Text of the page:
The cardiologist then assessed the risk from all the available clinical evidence using the criteria of established guidelines2 (which did not include the BNP level, of which he was unaware) and allocated each patient to a high-, moderate- or low-risk category.

Statistical analysis

Receiver operating characteristics (ROC) curves were used to assess the quality of the discriminatory power of BNP levels to predict high and low risk as assigned from clinical assessment. Sensitivity, specificity, and positive and negative predictive values were calculated at different cut-off points to ascertain the optimum sensitivity/specificity. All analyses were performed using SPSS version 1.4.0 (SPSS Inc., Chicago, USA).

Results

Of the 100 patients, 30 were women. Forty-three had been treated by percutaneous coronary intervention (PCI) shortly after the attack. The following were the characteristics that might influence BNP levels:

  • The age range was 41 to 84 years, mean 63 years. (BNP levels rise with increasing age.14,15)
  • Body mass index ranged from 19.0 to 51.7 kg/m2, mean 28.1 kg/m2. Twenty-two patients had body mass indices between 30.0 and 34.9 kg/m2, three between 35.0 and 39.9 kg/m2 and three greater than 40.0 kg/m2. (BNP levels fall with rising body mass index.16)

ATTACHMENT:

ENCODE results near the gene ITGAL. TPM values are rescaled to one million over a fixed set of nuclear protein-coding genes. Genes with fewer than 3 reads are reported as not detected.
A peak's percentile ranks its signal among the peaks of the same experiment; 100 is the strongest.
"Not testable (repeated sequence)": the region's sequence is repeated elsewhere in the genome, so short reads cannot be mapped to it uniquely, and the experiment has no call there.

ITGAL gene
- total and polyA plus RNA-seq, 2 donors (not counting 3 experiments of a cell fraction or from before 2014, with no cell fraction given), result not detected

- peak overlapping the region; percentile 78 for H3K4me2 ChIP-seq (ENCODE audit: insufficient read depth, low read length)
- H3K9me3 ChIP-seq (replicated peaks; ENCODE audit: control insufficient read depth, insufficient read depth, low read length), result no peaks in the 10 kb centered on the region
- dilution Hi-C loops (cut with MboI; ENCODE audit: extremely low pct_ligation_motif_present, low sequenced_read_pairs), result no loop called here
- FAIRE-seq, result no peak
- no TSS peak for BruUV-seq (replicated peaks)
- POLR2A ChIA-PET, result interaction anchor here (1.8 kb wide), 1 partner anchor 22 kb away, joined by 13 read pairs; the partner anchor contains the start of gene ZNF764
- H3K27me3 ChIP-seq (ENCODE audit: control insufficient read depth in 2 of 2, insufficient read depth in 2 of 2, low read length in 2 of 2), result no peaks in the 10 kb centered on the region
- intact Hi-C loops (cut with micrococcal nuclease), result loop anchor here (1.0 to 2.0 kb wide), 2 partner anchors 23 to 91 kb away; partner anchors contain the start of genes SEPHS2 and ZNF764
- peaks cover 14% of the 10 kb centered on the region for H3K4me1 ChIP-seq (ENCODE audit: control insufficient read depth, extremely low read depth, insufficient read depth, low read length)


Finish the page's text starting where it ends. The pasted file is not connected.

• Estimated glomerular filtration rates (eGFR) were performed for all patients during their admission. Three had levels below 30 ml/minute, indicating severe renal disease. (BNP rises with deteriorating renal function.14,15)
  • No patients had uncontrolled hypertension or severe lung disease, though one had diagnosed chronic obstructive pulmonary disease and seven had asthma. (BNP is excreted by the stretched right ventricle as well as with the left.)
  • Cardiac troponin taken shortly after the attack ranged from 0.16 to >50 µg/L, mean 14.2 µg/L. (BNP levels rise with increasing cardiac damage.7)
  • Ninety patients were receiving either angiotensin-converting enzyme (ACE) inhibitors or angiotensin blocking agents, which may reduce BNP levels.

Table 1 summarises the relationship between risk category attributed to the patients and BNP level, age, peak oxygen uptake (peak VO2) and infarct-related troponin level.

Table 1. Summary statistics for B-type natriuretic peptide (BNP), age, peak oxygen uptake (peak VO2) and infarct-related cardiac troponin broken down by risk category (as identified clinically)